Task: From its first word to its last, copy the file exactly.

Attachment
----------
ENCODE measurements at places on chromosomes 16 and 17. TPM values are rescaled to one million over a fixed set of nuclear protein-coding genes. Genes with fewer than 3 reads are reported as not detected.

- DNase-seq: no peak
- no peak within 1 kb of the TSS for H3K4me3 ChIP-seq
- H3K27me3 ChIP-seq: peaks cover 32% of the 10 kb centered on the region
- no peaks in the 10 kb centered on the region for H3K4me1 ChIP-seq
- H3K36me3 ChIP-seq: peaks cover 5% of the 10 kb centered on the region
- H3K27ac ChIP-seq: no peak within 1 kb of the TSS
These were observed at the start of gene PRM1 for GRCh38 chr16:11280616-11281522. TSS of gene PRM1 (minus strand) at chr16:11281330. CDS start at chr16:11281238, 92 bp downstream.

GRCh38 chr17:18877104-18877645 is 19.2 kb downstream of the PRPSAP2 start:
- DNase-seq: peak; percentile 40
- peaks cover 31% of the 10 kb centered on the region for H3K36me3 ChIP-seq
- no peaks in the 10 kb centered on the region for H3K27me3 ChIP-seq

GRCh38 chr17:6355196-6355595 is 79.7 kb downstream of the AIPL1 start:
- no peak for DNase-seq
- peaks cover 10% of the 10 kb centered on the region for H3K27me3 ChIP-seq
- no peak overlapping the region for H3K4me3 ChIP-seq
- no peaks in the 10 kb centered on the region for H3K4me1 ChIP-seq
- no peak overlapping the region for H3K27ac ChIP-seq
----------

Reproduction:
ENCODE measurements at places on chromosomes 16 and 17. TPM values are rescaled to one million over a fixed set of nuclear protein-coding genes. Genes with fewer than 3 reads are reported as not detected.

- DNase-seq: no peak
- no peak within 1 kb of the TSS for H3K4me3 ChIP-seq
- H3K27me3 ChIP-seq: peaks cover 32% of the 10 kb centered on the region
- no peaks in the 10 kb centered on the region for H3K4me1 ChIP-seq
- H3K36me3 ChIP-seq: peaks cover 5% of the 10 kb centered on the region
- H3K27ac ChIP-seq: no peak within 1 kb of the TSS
These were observed at the start of gene PRM1 for GRCh38 chr16:11280616-11281522. TSS of gene PRM1 (minus strand) at chr16:11281330. CDS start at chr16:11281238, 92 bp downstream.

GRCh38 chr17:18877104-18877645 is 19.2 kb downstream of the PRPSAP2 start:
- DNase-seq: peak; percentile 40
- peaks cover 31% of the 10 kb centered on the region for H3K36me3 ChIP-seq
- no peaks in the 10 kb centered on the region for H3K27me3 ChIP-seq

GRCh38 chr17:6355196-6355595 is 79.7 kb downstream of the AIPL1 start:
- no peak for DNase-seq
- peaks cover 10% of the 10 kb centered on the region for H3K27me3 ChIP-seq
- no peak overlapping the region for H3K4me3 ChIP-seq
- no peaks in the 10 kb centered on the region for H3K4me1 ChIP-seq
- no peak overlapping the region for H3K27ac ChIP-seq